2017順奕訪問學者講座 (2017 Wendy-Huang Lectures)第一場

講座
主題
主講人: 
Professor Jennifer Hornsby ( FBA / Birkbeck College, University of London / All Souls College, Oxford University)
主題: 
Cause and Causativity
時間與地點
時間: 
星期三, 十一月 1, 2017 - 15:30 - 17:30
地點: 
臺灣大學水源校區哲學系館
臺北市中正區思源街18號
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※ 臺大哲學系公告網址:
http://www.philo.ntu.edu.tw/ann/view.php?ID=1817
 
The metaphysics of agency
 
Professor Jennifer Hornsby, FBA
Birkbeck College, University of London
All Souls College, Oxford University
Email: j.hornsby@bbk.ac.uk
 
[Abstract] ― The metaphysics of agency
 
There is agency, one might say, when something does something. A something that does things—an agent—may be a person, a non-human animal, or an inanimate object. Things that may be done by something are many and various (exactly the range of do-able things evidently depends upon the sort of agent in question). In the course of these lectures I introduce, and attempt to answer, a variety of inter-related metaphysical questions that arise in connection with agency – whether, human, animal or inanimate. I suggest that a correct philosophy of mind requires a correct understanding of causality, and that this is an understanding best brought to the fore by considering what agency itself (in any of its varieties) involves. 
 
Lecture I. Cause and Causativity
1 November (Wednesday) 15:30 p.m.
 
[Abstract]
I explore “agential verbs”—verbs which cast any subject of which they’re predicated in the role of an agent, many of which have been called “causatives”. [Examples are:‘scrape’, ‘carry’, ‘wet’, ‘push over’, knock down’.] I scrutinize the conception of events that Donald Davidson brings to bear in his understanding of agency, and argue that although agency is a causal notion, it cannot be understood in terms of a relation cause. To this end, I shall say something about verb tense and verb aspect, in order to bring out the importance of recognizing that verbal predications may have so-called imperfective aspect [as in ‘She was/is scraping the plate’; contrast ‘She scraped the plate’].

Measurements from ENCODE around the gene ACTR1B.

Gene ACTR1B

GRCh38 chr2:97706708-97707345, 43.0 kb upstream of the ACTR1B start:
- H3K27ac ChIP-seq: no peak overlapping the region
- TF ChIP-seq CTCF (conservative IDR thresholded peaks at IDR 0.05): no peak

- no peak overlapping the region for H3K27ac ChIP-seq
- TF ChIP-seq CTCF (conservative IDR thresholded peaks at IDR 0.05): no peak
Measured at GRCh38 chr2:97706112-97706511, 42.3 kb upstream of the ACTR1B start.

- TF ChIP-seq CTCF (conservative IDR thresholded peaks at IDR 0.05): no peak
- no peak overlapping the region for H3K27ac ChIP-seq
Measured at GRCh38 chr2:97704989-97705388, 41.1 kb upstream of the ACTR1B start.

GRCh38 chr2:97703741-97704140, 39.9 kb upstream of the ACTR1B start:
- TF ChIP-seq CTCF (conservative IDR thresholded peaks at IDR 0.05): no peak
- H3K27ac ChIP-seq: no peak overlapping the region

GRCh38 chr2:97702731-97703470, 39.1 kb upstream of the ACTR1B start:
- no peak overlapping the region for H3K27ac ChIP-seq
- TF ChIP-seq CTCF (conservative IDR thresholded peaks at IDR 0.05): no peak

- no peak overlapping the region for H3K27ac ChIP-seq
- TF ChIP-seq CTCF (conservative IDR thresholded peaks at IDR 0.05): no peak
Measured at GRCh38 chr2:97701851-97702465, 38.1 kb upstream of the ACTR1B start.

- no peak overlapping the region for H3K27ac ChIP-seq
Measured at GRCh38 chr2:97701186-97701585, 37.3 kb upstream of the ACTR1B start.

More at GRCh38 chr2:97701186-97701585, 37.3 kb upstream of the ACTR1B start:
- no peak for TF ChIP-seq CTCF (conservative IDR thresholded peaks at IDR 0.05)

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Lecture II. Predication, propositions, events, situations, et cetera!
3 November (Friday) 15:30 p.m. 
 
[Abstract]
I ask how we should understand “things that are done”; and I consider notions of event (/action) and of process (/activity), and how they relate to one another. Turning specifically to the question of human agency, I reflect on the question what sort of “contents” of mental states are needed in understanding it. I mean to cast doubt on the extent to which the idea of a proposition can provide a satisfactory conception of “content” in general. And I argue specifically against the widespread idea that such mental states as occur in explanations of action all have propositional contents.
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Lecture III. Agency and Time
6 November (Monday) 15:30 p.m.
 
[Abstract]
Much of the philosophical debate about time invites us to treat eternalism,possibilism and presentism as rival models of time between which we must choose. I consider how the data of agency may affect such a choice. I think that an idea of that which is (or was) ongoing [cp. the imperfective aspect of lecture 1] is inadequately understood in much of the philosophical literature on time. I’ll conclude with a suggestion about the understanding of tensed language.
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Keynote speech at Workshop on the Philosophy of Donald Davidson ―The Third Taiwan Metaphysics Colloquium (TMC 2017)
Causality in Davidson’s treatment of mind and agency
10 November (Friday) 09:10-10:40 a.m.
 
Abstract
Davidson’s treatments of human perception and human agency alike make use of an idea of causation understood as a relation between events. In the case of agency, Davidson supposes that an account must start from supposing that actions are events having a distinctive kind of causal explanation; this enables him to find a place for human agency in the event causal order. When it comes to perception, Davidson again relies upon thinking that a person’s perceiving an object to be a certain way is a matter of the operation of event causation. Now Davidson’s account of agency is contested by
those who say that it suffers from the problem of “the disappearing agent”; and an account of perception along Davidson’s lines is not universally endorsed. My suggestion is going to be that in both cases objections to Davidson’s treatments might be seen to arise from his having a faulty view about wherein the causal character of the relevant concepts (sc. of action and of perception) reside.